POEC 250(F) SEM Economic Liberalism and Its Critics

Economic liberalism holds that society is better off if people enjoy economic freedom. Its critics point to what they believe this position ignores or what it wrongly assumes, and hence, how it would make bad policy. This course explores the relationship between politics and economics by surveying influential works of political economy. Its first part examines major thinkers in relation to the historical development of capitalism in Western Europe and the United States: the classical liberalism of Adam Smith, Karl Marx's revolutionary socialism, and the reformist ideas of John Maynard Keynes. The second part considers mid-20th-century writers who revise and critique economic liberalism from a variety of perspectives, including Joseph Schumpeter, Friedrich Hayek, Milton Friedman, Ronald Coase, Arthur Okun, and Albert O. Hirschman. The third part surveys significant topics relevant to the themes of the course, with applications to current public policy issues, such as: power relations and autonomy in the workplace; asymmetric information and social insurance; economic inequality and distributive justice; equality of opportunity; the economics of health care; positional goods and the moral foundations of capitalism; social media and addiction; economic nationalism; behavioral economics; climate change and intergenerational equity; finance and financial crises; and rent-seeking. The combination of the historical focus of the early part of the course with discussion of modern policy issues and debates in the latter part of the course permits you to appreciate the ongoing dialogue between classical and contemporary views of political economy. [ more ]

POEC 253(F) LEC Empirical Methods in Political Economy

This course introduces students to common empirical tools used in policy analysis and implementation. Students will develop skills in statistical literacy to become critical consumers of public policy-relevant research. The emphasis in the course is split between an intuitive understanding of statistical foundations, and applications in data visualization and science communication. Through hands-on work with data and critical assessment of existing empirical social scientific research, students will develop the ability to choose and employ the appropriate tool for a particular research problem, and to understand the limitations of the techniques. Topics to be covered include basic principles of probability; effective data visualization; statistical inference and hypothesis testing; and multiple regression analysis. A particular focus will be placed on understanding causality, the challenges of estimating causal relationships, and the design of evidence-based policy. Throughout the course, the focus will be on public policy applications relevant to the fields of political science, sociology, and public health, as well as to economics. [ more ]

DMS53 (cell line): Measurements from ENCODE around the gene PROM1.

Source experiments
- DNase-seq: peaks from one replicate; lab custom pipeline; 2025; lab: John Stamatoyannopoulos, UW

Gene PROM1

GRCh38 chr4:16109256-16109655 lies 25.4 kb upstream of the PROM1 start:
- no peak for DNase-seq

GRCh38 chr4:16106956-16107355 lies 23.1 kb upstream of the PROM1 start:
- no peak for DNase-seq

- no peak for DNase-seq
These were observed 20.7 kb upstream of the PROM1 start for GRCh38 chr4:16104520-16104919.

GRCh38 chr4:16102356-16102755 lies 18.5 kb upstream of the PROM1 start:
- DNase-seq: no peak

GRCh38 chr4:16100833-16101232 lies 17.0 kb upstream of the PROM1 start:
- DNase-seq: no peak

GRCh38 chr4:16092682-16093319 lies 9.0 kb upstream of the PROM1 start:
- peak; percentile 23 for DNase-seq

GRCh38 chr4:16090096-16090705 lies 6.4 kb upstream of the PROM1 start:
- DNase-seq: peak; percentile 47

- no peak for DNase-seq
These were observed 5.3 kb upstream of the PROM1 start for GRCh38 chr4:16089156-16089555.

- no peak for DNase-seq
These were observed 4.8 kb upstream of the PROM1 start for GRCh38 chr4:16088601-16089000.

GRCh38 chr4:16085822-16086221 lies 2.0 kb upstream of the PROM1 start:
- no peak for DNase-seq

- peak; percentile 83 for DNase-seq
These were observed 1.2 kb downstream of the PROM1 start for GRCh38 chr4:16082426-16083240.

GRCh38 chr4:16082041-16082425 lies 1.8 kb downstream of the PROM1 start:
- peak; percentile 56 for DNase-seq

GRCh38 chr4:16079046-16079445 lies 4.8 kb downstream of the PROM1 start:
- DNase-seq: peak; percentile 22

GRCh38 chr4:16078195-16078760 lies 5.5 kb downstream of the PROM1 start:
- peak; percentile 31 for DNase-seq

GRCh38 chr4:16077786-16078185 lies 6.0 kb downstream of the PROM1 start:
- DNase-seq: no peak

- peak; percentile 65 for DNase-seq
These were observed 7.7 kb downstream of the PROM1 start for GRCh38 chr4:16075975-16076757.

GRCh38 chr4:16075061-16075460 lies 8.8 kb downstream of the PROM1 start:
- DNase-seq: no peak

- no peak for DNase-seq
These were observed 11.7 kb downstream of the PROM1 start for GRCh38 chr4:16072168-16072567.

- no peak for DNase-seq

POEC 397(F) IND Independent Study: Political Economy

Open to juniors or seniors majoring in Political Economy, with approval of a faculty supervisor and the chair. [ more ]

POEC 398(S) IND Independent Study: Political Economy

Open to juniors or seniors majoring in Political Economy, with approval of a faculty supervisor and the chair. [ more ]

POEC 401(F) SEM Contemporary Problems in Political Economy

This course examines contemporary problems in political economy at and across diverse spatial scales. Using both Economics and Political Science methods of analysis, students will study the way societies respond to the myriad risks facing its citizens. The goal of this course is both to build upon theoretical debates encountered in POEC 250 as well as to prepare students for the public policy analysis they will do in POEC 402. [ more ]

POEC 402(S) SEM Political Economy of Public Policy Issues

In this course, students form groups that conduct a political and economic analysis of a public policy issue of their choosing. They do extensive reading, conduct interviews in Washington, D.C. (during spring recess), write a major report on their findings and recommendations, and present and defend their findings in a public talk. Students visit Washington, D.C. Sunday night through Wednesday of the first week of spring vacation to conduct interviews relating to their group projects. This is a course requirement. [ more ]

POEC 493(F) HON Honors Thesis: Political Economy

Due to the special demands of this interdisciplinary major, the only route to honors in Political Economy is the thesis, a substantial and original work of scholarship. Students pursue the honors thesis course (Political Economy 493-W31) during the fall semester and winter study period. They work closely with two faculty advisors -- one in Economics, one in Political Science -- throughout the thesis process. [ more ]